Sometimes the best stories are family stories. As I mentioned earlier, one of my summer goals is to learn more about my own family. I have lots of family history and resources available to me. I have books and journals and letters and photos and documents. Unfortunately I haven’t taken the time to read all of them. Slowly I am doing just that. As I do so I’m adding names and dates to our family tree, or correcting mistakes made in the past or just adding details. I am fortunate to be a descendent of a well-documented family. My work is easy compared with other family historians who have to start from scratch.
One of the books in my possession is “Banta Pioneers- and Records of the Wives and Allied Families”, written by Elsa M. Banta in 1983. I purchased it from Higginson Book Company. They reprint thousands of old genealogy and local history books. This particular book follows the Banta line from Epke Jabobse (1619-1686) through all of the generations of Hendrick (Henry) Bantas who followed him. What I like about it is the stories of their wives.
Elsa says in the forward, “I feel, too, that the women who married the seven Henry Bantas have also contributed to the make-up of present day members of the family and so have researched the background of each of the wives.” Here is a list of the wives:
Part of my reading this week was about Jennie Fulton. Henry Banta (born 1786) married Jennie Fulton, daughter of John Fulton, a brother of the father of Robert Fulton, the inventor of the steamboat. Jennie was also the sister of General Samuel Fulton of Nicholas Co. KY. Henry and Jennie lived in Indiana where she died in 1833 at the age of 46. She had born Henry ten children and one of the stories I found interesting was that of their oldest daughter Elizabeth (1811-1877):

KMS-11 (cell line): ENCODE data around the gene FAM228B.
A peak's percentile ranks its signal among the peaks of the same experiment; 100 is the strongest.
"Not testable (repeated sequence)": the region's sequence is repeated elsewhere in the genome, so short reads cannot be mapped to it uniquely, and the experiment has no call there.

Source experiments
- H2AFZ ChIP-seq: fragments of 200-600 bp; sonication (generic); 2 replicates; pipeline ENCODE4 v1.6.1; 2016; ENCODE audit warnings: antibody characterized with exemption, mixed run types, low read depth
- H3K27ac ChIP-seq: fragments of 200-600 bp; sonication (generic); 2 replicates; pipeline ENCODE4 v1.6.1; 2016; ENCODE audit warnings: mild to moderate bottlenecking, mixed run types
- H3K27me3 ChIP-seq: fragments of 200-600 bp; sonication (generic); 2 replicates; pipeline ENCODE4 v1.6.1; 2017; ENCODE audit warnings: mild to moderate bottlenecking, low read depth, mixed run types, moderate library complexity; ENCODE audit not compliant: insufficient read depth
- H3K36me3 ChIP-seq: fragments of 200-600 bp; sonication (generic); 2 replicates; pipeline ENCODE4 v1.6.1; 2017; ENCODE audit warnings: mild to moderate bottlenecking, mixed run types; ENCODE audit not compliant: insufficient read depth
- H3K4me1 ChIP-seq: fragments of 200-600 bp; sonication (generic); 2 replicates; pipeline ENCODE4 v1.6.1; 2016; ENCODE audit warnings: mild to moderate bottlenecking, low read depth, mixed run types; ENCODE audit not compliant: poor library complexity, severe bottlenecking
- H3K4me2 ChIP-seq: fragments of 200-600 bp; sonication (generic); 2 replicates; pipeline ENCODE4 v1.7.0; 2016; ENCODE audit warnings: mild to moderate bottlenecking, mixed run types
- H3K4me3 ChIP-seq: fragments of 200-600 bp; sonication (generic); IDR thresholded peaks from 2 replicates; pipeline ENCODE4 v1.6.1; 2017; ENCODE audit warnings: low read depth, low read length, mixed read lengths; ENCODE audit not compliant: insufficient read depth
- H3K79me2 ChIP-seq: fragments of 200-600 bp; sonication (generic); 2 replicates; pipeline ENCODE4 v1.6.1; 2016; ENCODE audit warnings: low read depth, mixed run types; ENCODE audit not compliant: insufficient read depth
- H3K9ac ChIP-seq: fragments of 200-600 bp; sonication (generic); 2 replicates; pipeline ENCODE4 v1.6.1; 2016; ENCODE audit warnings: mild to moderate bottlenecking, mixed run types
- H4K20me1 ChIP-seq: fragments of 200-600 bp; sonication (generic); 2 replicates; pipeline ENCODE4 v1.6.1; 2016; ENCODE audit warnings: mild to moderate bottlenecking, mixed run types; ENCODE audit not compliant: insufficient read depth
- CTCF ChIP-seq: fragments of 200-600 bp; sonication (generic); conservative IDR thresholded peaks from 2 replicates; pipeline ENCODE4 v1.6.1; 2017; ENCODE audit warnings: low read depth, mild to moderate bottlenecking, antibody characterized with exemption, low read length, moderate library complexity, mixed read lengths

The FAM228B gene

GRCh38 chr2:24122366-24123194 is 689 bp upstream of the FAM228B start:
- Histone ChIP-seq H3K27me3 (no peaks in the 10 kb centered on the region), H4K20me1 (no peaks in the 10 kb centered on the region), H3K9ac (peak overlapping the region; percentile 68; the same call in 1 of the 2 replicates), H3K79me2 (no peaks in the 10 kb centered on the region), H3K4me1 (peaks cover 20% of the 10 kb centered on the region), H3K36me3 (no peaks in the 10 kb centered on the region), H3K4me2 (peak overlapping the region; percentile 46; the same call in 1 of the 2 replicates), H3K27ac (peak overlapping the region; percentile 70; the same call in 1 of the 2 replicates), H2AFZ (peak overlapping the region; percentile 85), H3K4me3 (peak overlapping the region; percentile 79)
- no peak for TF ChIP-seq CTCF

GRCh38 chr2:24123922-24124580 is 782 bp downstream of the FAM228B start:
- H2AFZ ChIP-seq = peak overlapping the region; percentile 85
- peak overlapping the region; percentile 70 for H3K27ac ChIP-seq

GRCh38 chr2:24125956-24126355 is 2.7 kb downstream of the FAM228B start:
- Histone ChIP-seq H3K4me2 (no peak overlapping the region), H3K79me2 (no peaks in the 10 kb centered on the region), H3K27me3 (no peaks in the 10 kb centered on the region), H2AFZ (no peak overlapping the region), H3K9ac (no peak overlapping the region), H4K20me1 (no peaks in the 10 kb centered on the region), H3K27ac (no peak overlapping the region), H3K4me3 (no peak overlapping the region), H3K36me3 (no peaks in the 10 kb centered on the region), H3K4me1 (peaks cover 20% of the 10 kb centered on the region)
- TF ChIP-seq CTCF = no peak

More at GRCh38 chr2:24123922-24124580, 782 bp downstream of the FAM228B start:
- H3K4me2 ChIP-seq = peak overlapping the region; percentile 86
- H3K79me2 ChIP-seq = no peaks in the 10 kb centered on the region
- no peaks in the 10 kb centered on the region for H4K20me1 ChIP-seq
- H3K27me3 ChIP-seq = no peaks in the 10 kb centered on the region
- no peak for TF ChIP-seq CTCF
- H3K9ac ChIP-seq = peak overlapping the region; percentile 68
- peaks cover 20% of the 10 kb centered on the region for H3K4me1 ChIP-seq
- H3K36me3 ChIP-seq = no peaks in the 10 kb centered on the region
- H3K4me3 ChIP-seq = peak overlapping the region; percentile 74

“Elizabeth was named for her maternal grandmother. Jennie named all her children for someone in the preceding generation of the family. Elizabeth never married, but kept house for her father following her mother’s death in 1833. Though Henry remarried in December of 1835 (Rachel McClelland), Elizabeth continued to look after her younger brothers and sisters ranging in age from 17 to 1 year, and also for the children of her sisters, Maria and Nancy, who found refuge in the Banta household when adversity struck. She raised her sister Maria’s son, John Murbarger, and also Sarah, Mary Jane, and George Hawkins after the death of their parents. Elizabeth died Jan. 20, 1877 and is laid to rest in the Bethany Christian Church cemetery. It was the common custom for the oldest daughter to be the one to make the sacrifice and give up having a family of her own to take care of aging parents and others in the family; it was considered their duty.”
Not an exciting story. Just a glimpse of the hardships and expectations of previous times. Only a brief reminder that our ancestors were real people, not just names and dates on a chart. I am so grateful that someone took the time to write these stories.
Start collecting your own family stories and write them down for your great-great-great grandchildren.